November 17, 2013, Cooking for Three is Better than Cooking for Two

Today's a holiday (president's day?) so CMI was closed.  Well actually we got someone to unlock the office for us, but the internet was turned off for the day. So, I'm emailing from a computer in the mission office right now.  Since there aren't many computers we each only get a little bit of time to email, but I believe our district is going to CMI tomorrow morning to email for reals.  This is just an email to say that I'm alive and well, and yes, I am still in Laura.  The sister that got hurt is walking (slowly) so it seems like she might be okay.  It looks like I'll be staying in Laura for at least this transfer.  I'm definitely leaving after Christmas though, since I'll have been there for 4.5 months at that point.
Things are going well.  Our new companion is pretty cool.  She's half Samoan, half Chinese.  Both of her parents are half Samoan, half Chinese.  She's not afraid to try and speak the language, so that's good.  And cooking for three is better than cooking for two, so we'll have more money for food. 
P day was pretty nice today with our new district leader.  We were actually able to go to other stores in town!  I got a dress at a secondhand store for $5 and we drove to Rita, which I had actually never been to before.  The new district is pretty sweet.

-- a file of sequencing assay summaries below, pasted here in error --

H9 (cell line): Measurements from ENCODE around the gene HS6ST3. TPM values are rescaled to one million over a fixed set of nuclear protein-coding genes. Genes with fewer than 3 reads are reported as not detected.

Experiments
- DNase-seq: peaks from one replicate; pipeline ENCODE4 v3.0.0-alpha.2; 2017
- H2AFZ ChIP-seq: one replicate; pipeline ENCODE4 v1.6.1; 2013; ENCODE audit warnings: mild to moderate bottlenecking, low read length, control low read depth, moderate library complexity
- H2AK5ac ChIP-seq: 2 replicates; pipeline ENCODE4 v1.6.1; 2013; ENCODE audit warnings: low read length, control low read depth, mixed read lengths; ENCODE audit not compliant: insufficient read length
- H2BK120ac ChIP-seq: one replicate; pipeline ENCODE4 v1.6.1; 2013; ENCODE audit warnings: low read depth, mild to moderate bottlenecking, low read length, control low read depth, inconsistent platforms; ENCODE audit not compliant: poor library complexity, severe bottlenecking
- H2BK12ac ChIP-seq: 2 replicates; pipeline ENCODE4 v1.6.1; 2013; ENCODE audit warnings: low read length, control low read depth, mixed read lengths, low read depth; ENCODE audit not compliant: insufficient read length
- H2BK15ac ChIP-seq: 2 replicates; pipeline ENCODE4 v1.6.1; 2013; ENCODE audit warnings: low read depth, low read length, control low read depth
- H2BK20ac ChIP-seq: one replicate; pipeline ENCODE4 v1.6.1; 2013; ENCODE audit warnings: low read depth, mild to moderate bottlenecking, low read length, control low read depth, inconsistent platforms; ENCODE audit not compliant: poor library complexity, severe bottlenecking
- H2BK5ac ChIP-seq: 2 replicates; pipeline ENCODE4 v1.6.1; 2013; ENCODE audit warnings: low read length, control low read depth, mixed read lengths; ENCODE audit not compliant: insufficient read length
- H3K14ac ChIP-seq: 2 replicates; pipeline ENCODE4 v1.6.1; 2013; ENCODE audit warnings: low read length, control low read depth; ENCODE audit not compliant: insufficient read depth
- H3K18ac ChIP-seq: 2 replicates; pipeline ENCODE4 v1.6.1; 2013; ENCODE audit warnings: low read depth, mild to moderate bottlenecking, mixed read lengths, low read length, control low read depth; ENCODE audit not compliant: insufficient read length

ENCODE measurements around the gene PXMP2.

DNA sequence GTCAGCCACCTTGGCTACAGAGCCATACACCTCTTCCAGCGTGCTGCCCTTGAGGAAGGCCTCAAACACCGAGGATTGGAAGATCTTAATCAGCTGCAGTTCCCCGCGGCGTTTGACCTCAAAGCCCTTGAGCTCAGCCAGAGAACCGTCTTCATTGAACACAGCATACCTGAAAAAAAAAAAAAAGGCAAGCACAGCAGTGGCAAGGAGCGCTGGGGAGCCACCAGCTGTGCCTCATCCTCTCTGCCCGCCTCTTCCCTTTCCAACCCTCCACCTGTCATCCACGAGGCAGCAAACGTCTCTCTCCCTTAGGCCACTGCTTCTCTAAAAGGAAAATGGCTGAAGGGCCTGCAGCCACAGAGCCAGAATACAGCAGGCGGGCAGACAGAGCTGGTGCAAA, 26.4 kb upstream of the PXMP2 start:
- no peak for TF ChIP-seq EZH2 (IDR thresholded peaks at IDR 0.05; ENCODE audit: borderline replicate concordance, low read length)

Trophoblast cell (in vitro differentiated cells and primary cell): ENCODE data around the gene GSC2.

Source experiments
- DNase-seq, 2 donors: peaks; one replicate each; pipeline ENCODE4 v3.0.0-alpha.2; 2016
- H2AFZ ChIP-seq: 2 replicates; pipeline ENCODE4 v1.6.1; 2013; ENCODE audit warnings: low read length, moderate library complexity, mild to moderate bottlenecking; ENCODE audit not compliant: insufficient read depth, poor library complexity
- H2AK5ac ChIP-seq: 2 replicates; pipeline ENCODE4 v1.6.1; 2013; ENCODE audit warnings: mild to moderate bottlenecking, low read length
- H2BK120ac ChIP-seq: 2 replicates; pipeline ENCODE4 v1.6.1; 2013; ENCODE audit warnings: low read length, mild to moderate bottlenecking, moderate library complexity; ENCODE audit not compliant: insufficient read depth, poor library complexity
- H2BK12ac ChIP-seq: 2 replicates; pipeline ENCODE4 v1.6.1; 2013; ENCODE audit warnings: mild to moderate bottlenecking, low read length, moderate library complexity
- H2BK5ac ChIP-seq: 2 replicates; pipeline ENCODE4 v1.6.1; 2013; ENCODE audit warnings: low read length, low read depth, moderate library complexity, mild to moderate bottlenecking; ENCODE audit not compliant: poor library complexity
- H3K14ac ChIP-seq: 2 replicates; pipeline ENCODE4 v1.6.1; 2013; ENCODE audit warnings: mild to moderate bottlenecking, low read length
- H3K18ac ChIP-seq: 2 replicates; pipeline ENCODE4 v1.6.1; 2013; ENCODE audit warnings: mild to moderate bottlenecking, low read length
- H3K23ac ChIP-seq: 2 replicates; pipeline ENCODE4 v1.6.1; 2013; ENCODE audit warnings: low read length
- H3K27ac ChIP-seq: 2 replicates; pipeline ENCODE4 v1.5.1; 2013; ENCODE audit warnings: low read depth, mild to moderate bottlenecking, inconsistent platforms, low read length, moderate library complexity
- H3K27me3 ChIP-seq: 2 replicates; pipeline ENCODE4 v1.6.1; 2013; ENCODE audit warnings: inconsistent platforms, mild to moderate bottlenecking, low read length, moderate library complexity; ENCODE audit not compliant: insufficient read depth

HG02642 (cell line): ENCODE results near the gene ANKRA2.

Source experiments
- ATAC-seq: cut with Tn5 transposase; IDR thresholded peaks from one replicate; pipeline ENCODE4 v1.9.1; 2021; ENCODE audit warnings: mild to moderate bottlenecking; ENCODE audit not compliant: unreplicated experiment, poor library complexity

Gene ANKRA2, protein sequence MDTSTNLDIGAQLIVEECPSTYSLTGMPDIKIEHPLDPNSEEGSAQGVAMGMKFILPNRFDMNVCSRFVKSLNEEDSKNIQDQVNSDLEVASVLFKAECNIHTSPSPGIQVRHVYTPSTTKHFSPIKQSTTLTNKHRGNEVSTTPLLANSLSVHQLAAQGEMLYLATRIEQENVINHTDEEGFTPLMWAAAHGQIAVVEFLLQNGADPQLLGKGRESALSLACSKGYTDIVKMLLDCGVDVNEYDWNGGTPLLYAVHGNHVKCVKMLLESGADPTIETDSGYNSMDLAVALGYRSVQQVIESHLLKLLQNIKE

I'll write more tomorrow.  Love you,
Sister Butler

November 11, 2013 Life is Better with Spices

Greetings from Lomar, Laura, Majuro, RMI, 

I'm not going to have much time to write today because we had combined P day in Laura and we decided to email after playing sports...and we're supposed to be out working at 6 pm.  I'll try to write a little about this week though.

We had a really good week.  Mercyla finally had her baptismal interview (after she missed her last few ones because she's been in Rita for the weekends) and so she'll get baptized this Saturday.  We're really excited for that. She's 14 and her aunt is a member.  

This week we got really smart and made a cardboard seat for the back of my bicycle.  My bike has one of those metal frames on the back and so we got a cardboard box and some rope to make it a little more comfortable. Sister Samuel and I ride to a member's house and then the member uses Sis. Samuel's bike, while she sits on the back of my bike as we go to a lesson.  We've been trying to work on getting more members to come to lessons. They help with the language and the lesson.  We've done a lot better with that now that we have the seat. It's pretty funny riding around all over Laura with Sis. Samuel on the bike. Everyone laughs at us when we ride past. Sammy gets a break and I get to pedal around another 120 lbs, so it's fun.